Taliban Officials Say International Flights at Kabul Airport Will Resume

The first international passenger flight to depart Afghanistan since the frenzied U.S. military evacuation late last month took off on Thursday, with more than 100 foreigners — including Americans — able to leave the country after days of anxious uncertainty.

“I can clearly say that this is a historic day in the history of Afghanistan as Kabul Airport is now operational,” said Dr. Mutlaq bin Majed al-Qahtani, a special envoy from Qatar’s Ministry of Foreign Affairs, during a news conference at the airport on Thursday. He said that the first plane had arrived from his country’s capital, Doha, to Kabul and that the passengers would head to their final destinations after a stop in Qatar.

A U.S. official familiar with the negotiations who spoke only on the condition of anonymity said that Americans and other third-country nationals had been cleared to depart.

Zabihullah Mujahid, spokesman for the Taliban, thanked Qatar for its assistance in getting the airport running and flying in 50 tons of aid on Thursday morning. He said that the reopening was an “opportunity to call on all Muslim and international countries to lend a helping hand to the Afghan people and start delivering humanitarian aid.”

As passengers — including scores of Canadians, and a handful of U.S. and British citizens — were being checked in for the flight, there was a sense of relief that stood in stark contrast to the desperation and chaos at the airport just over a week ago.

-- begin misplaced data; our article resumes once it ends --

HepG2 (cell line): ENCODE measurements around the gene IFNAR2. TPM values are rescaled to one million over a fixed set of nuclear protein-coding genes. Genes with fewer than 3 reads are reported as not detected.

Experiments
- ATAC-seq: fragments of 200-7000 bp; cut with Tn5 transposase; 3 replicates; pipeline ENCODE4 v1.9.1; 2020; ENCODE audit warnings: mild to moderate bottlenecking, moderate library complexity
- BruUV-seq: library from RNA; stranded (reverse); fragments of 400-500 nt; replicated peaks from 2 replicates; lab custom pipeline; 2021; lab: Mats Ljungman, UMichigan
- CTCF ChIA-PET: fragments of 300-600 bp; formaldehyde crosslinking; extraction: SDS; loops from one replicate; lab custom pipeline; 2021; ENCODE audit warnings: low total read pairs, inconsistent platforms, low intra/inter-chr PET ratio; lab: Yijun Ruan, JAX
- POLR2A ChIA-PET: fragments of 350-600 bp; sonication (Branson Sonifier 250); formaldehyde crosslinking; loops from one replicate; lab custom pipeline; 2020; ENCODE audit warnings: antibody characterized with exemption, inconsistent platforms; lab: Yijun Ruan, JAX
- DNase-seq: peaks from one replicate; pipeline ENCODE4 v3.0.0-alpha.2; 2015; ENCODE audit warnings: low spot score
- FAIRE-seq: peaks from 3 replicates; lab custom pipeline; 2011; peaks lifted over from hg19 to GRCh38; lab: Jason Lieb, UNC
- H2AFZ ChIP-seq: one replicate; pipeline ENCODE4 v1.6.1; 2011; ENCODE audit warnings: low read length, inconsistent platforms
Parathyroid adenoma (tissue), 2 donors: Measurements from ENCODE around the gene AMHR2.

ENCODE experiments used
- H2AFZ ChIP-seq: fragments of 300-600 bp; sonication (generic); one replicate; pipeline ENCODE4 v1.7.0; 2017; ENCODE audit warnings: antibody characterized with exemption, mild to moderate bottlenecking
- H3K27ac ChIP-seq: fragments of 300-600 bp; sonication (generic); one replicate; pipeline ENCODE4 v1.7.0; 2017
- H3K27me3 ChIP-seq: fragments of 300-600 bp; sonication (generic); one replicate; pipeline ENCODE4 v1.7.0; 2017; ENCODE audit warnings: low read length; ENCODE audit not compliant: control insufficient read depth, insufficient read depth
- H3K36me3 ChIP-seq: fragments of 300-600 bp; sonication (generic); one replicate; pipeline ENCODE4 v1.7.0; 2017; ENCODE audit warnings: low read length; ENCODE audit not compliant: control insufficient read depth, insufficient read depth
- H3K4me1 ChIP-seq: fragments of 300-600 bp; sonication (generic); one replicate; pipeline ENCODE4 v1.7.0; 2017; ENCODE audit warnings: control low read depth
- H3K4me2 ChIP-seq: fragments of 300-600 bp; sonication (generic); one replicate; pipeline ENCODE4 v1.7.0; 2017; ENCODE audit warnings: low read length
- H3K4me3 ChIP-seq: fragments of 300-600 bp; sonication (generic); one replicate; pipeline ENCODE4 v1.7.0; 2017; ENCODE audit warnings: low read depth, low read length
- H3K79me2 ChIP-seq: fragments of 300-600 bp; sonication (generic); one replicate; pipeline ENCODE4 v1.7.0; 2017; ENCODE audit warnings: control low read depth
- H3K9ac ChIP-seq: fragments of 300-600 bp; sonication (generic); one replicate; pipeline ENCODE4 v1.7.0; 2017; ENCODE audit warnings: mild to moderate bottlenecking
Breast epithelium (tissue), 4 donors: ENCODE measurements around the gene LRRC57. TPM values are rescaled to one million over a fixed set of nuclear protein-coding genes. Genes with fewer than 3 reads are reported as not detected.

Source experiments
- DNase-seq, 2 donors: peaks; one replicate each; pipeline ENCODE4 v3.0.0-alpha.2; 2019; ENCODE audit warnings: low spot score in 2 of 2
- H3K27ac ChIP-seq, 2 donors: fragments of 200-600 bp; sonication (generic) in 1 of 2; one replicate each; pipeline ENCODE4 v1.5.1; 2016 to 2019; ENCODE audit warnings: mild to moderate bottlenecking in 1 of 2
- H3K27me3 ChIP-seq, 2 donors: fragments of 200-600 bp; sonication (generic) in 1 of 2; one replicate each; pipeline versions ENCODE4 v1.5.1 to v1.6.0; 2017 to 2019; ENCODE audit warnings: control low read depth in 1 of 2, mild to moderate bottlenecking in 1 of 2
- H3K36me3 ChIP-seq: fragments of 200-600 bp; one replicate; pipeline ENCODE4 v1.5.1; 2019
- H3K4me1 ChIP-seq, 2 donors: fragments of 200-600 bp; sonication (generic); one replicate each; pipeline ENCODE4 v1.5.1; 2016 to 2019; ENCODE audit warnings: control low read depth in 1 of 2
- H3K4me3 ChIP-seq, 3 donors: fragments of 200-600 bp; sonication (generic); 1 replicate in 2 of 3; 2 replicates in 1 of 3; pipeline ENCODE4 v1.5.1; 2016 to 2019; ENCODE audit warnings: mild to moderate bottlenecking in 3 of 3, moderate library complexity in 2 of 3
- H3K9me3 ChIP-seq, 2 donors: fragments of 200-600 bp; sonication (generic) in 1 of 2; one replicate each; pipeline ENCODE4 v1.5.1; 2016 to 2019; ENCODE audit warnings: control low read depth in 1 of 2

Safi, 42, from Toronto, was among those passing through security and planning to board the waiting Boeing 777.

He said that he had tried to leave during the evacuation but had given up as chaos enveloped the streets outside the airport.

“Things are good,” said Safi, who only identified himself by his first name. “It seems the authorities are keeping their promises.”

While the move is the first step in resolving a diplomatic impasse that has left scores of Americans and other international workers stranded in Afghanistan, there was no indication that the Taliban would allow the tens of thousands of Afghans who qualify for emergency American visas to leave.

Taliban and foreign officials said that Afghans with dual citizenship would be allowed to leave, but it was unclear whether any would be on the first flight.

It also remained unclear whether charter flights from the airport in the northern city of Mazar-i-Sharif, where dozens of Americans and hundreds of Afghans were waiting to leave the country, would be allowed to fly.

Speaking at a news conference on Wednesday at the U.S. air base in Ramstein, Germany, Secretary of State Antony J. Blinken said the Taliban bore the entire blame for the inability of charter flights to leave Mazar-i-Sharif.

“The Taliban are not permitting the charter flights to depart,” Mr. Blinken said. “They claim that some of the passengers do not have the required documentation. While there are limits to what we can do without personnel on the ground without an airport with normal security procedures in place, we are going to do everything in our power to support those flights and to get them off the ground.”

The Taliban blamed the Americans for delays and said that as U.S. forces left last week, they rendered the radar and other equipment at the Kabul airport inoperable.

Engineers from Qatar, alongside workers from Turkey, have been working to repair the damage and to come up with a security protocol that would allow international passenger flights to resume.


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